The French Alps were on maximum avalanche alert Thursday as Storm Eleanor swept through Europe, killing at least five people and fanning rare winter wildfires in Corsica.
With the mountains packed with skiers for the school holidays, major resort Val d'Isere closed its runs for the day because of heavy snowfall, while Chamonix said it was shutting many of its lifts as a precautionary measure.
"The objective is to keep everyone safe," said David Ponson, ski chief in the Alpine Savoie region, as many pistes were shut for a second day.
At the other extreme, nearly 400 firefighters on the French Mediterranean island of Corsica were battling blazes fanned by Eleanor's strong gusts of wind, with three people injured in a fire overnight.
Three hundred goats were killed in the blaze at Chiatra-Canale di Verde near the island's east coast and 10 homes burnt -- five of them completely destroyed, local authorities said.
The prefecture added that the intensity of the blazes was "exceptional in the middle of winter." Troops from the local airbase have been deployed to help fight the flames.
Eleanor, the fourth winter storm to hit Europe since December, swept into the continent on Wednesday after battering Britain and Ireland.
It has left at least five people dead, including a 21-year-old skier hit by a falling tree in France and a couple in their 60s swept away on Spain's northern Basque coast by a huge wave.
On Thursday in the French Alps, firefighters said a woman in her 90s died of a heart attack in Crets-en-Belledonne after floods sent a torrent of mud and water into her home.
And a farmer in Savoie was found dead under a snowslide.
Meanwhile a French volunteer firefighter was reported missing after rushing to help when a car plunged into an overflowing river in the Alpine village of Le Moutaret.
At Lenk in central Switzerland, eight people were hurt when a violent gust of wind overturned a railway carriage.
- Damage worth millions -
In the Netherlands, Eleanor has dealt about 10 million euros ($12 million) of damage to buildings and cars, the Dutch insurers' union estimated, cited by public television.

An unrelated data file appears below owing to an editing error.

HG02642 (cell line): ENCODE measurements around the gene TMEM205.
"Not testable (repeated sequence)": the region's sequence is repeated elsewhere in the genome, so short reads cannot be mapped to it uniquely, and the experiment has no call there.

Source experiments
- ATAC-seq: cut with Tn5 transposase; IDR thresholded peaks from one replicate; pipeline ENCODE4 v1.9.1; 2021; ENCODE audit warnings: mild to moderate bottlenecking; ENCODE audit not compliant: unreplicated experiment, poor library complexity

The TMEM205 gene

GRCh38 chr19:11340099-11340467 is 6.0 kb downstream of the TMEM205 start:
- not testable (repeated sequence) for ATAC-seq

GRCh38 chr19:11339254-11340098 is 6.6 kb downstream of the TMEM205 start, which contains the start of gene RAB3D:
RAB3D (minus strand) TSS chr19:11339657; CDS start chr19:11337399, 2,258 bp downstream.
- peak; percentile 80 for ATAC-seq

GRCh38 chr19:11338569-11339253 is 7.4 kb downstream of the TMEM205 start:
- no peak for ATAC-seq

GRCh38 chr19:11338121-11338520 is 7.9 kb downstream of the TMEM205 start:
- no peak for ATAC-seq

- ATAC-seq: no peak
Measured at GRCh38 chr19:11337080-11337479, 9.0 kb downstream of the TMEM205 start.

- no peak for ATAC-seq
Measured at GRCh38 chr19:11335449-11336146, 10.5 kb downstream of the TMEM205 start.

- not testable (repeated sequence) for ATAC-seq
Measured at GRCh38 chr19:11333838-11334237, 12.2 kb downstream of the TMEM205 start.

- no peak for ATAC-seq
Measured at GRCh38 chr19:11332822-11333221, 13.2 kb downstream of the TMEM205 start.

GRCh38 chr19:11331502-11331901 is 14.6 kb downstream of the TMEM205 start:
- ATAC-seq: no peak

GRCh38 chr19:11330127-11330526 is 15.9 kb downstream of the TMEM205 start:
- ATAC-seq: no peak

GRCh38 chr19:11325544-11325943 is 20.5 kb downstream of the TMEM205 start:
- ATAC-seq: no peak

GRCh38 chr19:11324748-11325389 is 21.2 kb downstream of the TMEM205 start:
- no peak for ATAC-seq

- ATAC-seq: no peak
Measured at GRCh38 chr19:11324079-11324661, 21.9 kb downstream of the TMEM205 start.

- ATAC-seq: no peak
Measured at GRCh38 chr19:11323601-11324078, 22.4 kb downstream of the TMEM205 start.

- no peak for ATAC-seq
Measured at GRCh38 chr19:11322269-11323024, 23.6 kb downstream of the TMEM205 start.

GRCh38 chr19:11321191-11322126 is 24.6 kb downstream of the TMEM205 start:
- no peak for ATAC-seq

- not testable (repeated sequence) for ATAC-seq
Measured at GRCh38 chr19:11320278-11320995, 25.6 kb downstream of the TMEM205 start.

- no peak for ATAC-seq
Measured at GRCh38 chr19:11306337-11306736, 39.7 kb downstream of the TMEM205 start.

The whole of Spain's northern coast remained on "orange" alert -- the second highest on a four-point scale -- because of the risk from strong winds and large waves.
More than 40 towns in southwestern Spain have meanwhile brought forward their annual Epiphany feast parades -- celebrating the coming of the three wise men with gifts for Jesus -- to Thursday because of heavy rain forecast for Friday.
The worst of the storm appeared to have passed by Thursday, though much of eastern France was still on "orange" alert for heavy winds, floods and avalanches.
"The intensity of the rain and melting snow bring a risk of floods via overflowing streams and mudslides," warned forecaster Cecile Coleou.
About 29,000 French homes remained without power, a third of them in Corsica.
Germany lowered its alert for violent winds Wednesday evening, but high tides were worrying several states, including in the Moselle Valley where heavy downpours have halted boat traffic.
The Rhine river was set to surge to seven metres (23 feet) on Thursday and was still rising, the Bild newspaper reported. River traffic will be suspended if it hits 8.3 metres.
The storm had snarled air traffic on Wednesday, briefly shutting the Strasbourg and Basel-Mulhouse airports and delaying departures from Paris, Frankfurt and Amsterdam.
It also played havoc with road and rail transport, leaving branches, electrical lines and other debris strewn across tracks and highways.
Date created : 2018-01-04